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Contracts II
University of Dayton School of Law
Morris, Mark

Chapter 4: Policing the Bargain

Section 1: Competency to Contract

I. Minority
A. A person attains majority at the age of 18 in most states
1. Prior to this all contracts made are voidable
i. Voidable and therefore the contract is not absolutely void, but may be annulled or affirmed at the instance of the party entitled to invoke that action
ii. Therefore the minor can disaffirm the contract at any time before attaining the age of majority or shortly there after depending upon state law.
B. Halbman v. Lemke (see Case Brief)
1. Facts: Lemke sought restitution for damages caused to a car by Halbman, a minor, before he disaffirmed the purchase.
2. Rule of Law: Absent misrepresentation or tortuous conduct, a minor who disaffirms a contract for the purchase of a none necessity may recover his purchase price without liability for damage, depreciation, or other diminution in value
C. Webster Street Partnership v. Sheridan
1. A disaffirming infant is liable only for the value of “necessaries’ supplied under the contract
D. Note: Limit on disaffirmance
1. Doctrine of Necessaries-a minor is not liable for necessaries furnished on someone else’s credit.
2. A minor’s right to disaffirm survives for a “reasonable time” after reaching the age of majority
3. Sharon v. City of Newton-contentions was the argument that allowing the parent to do what the minor cannot do violates public policy
E. Situations in which a minor may incur legal liability
1. Necessaries-goods or reasonably need for the minor’s livelihood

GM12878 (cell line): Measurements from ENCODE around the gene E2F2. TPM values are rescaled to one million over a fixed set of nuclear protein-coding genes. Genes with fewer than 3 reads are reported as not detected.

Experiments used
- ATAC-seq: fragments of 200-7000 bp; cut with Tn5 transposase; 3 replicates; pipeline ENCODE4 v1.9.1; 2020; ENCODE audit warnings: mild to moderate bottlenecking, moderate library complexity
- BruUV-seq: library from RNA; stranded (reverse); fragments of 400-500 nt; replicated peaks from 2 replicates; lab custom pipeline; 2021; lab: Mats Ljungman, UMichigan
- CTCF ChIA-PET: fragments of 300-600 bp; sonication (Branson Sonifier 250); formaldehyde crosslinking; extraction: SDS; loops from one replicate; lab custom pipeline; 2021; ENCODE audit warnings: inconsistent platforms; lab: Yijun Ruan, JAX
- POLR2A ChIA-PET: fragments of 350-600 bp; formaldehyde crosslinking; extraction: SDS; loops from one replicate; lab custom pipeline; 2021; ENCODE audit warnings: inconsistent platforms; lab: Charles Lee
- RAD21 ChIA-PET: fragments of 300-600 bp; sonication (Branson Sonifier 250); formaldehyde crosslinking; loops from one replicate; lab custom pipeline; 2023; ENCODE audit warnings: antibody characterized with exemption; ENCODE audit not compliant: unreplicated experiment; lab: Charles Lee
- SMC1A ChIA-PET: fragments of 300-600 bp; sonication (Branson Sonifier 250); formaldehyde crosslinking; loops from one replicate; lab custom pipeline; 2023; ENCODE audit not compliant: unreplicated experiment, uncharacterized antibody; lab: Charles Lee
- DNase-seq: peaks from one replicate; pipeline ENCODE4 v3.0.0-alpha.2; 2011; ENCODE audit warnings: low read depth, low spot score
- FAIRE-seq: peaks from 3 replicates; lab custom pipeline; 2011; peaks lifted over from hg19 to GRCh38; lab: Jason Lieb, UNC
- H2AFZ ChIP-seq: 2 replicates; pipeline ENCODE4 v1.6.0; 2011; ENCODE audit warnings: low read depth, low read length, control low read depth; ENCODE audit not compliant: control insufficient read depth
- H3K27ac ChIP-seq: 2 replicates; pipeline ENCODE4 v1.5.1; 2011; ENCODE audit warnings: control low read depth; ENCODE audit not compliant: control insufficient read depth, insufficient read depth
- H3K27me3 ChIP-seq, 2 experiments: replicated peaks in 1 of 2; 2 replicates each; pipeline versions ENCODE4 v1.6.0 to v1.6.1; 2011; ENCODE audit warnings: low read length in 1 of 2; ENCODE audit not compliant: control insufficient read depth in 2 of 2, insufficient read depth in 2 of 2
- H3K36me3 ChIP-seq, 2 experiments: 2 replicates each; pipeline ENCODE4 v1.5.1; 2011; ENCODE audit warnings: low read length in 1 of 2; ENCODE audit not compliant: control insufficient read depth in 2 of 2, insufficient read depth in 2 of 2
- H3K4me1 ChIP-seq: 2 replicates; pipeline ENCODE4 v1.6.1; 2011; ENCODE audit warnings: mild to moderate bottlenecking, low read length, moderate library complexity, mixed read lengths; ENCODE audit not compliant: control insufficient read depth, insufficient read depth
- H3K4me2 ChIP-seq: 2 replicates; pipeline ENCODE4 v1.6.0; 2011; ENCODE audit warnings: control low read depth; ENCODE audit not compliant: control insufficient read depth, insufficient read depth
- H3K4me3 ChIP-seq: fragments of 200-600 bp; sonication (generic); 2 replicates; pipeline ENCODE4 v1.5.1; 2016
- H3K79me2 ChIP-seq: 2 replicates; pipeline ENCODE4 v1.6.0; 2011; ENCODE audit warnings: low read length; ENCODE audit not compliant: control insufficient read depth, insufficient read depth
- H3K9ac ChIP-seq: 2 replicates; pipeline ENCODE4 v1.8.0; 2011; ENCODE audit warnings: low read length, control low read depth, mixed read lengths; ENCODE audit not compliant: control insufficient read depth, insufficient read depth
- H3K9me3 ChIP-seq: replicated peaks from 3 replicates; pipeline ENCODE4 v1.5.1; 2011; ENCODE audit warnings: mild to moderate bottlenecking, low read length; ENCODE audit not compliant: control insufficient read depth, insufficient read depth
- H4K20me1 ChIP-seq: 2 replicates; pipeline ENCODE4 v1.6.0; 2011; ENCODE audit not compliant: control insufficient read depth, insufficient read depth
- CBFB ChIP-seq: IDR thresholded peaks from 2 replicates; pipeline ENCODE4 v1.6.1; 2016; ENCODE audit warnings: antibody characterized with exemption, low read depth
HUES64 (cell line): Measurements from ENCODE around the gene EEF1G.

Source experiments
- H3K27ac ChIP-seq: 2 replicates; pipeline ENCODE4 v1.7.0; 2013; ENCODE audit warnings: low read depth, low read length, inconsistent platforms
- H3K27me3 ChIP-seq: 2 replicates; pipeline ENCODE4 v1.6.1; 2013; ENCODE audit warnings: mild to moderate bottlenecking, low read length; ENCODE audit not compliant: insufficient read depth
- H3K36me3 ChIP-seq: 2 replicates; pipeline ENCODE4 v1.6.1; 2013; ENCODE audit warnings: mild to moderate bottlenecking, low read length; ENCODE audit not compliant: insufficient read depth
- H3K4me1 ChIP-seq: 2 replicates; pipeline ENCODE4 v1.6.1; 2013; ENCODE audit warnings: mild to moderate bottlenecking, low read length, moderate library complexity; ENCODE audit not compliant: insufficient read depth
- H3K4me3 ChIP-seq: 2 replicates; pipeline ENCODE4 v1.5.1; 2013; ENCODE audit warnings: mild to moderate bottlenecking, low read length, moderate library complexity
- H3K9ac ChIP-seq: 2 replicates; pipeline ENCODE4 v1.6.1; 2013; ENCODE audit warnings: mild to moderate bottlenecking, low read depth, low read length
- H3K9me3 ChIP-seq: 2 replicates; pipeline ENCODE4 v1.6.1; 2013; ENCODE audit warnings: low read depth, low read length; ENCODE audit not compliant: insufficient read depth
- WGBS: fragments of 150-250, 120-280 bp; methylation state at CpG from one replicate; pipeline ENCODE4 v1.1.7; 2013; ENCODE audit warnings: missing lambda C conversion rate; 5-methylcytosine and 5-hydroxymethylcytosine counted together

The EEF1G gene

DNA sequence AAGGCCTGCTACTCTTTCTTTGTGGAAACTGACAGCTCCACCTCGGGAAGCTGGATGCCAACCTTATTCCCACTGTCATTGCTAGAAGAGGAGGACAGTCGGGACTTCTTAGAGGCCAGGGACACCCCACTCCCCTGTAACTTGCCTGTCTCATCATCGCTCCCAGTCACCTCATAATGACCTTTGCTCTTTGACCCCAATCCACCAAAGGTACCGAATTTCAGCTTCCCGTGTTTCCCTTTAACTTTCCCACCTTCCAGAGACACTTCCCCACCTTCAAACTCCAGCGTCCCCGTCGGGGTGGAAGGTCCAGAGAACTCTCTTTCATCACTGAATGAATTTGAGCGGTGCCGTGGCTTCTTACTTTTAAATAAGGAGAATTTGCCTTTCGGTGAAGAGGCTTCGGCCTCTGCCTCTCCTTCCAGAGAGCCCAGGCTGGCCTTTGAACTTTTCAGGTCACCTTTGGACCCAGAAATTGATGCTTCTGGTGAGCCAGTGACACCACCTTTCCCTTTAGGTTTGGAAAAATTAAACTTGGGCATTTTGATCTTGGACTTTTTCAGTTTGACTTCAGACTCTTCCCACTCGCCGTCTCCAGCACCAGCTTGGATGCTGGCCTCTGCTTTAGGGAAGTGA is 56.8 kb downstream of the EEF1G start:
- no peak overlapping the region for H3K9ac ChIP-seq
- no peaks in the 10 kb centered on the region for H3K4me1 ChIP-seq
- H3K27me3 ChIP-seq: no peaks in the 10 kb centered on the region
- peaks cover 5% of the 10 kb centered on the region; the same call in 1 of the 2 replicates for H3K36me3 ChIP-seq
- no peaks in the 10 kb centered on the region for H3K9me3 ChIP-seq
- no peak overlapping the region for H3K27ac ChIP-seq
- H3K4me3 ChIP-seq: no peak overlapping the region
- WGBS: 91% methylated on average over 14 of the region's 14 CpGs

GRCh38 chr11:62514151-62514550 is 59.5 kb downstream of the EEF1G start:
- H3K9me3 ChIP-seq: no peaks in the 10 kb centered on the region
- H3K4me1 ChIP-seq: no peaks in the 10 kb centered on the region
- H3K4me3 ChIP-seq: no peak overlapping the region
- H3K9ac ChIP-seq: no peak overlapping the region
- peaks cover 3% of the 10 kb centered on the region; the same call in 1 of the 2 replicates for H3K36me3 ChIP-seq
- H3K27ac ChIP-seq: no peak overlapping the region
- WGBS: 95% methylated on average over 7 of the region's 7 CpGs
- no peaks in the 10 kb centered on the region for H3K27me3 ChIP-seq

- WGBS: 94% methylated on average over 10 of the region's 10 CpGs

2. Emancipated-married/sets up a home; where the minor has become independent of parents, is not supported by them and has moved away from them to establish her own home.
II. Mental Competence
A. The fundamental idea of a contract is that it requires the assent of two minds. But a person non compos mentis, upon principle, cannot make a contract that will have any efficacy as such
1. This is now by most states seen as voidable instead of void
B. Means provided for pro

asonable manner in relation to the transaction and the other party has reason to know of his condition.
ii. Where the contract is made on fair terms and the other party is without knowledge of the mental illness or defect, the power of avoidance under Subsection (1) terminates to the extent that the contract has been so performed in whole or in part or the circumstances have so changed that avoidance would be unjust. In such a case a court may grant relief as justice requires.
iii. Comments:
a. Where the contract has been performed in whole or in part, avoidance is permitted only on equitable terms
E. Ortelere v. Teacher
Facts: the deceased had a nervous breakdown in March 1964. In July 1964 her psychologist described her to be incompetent and game her antidepressants but discontinued because she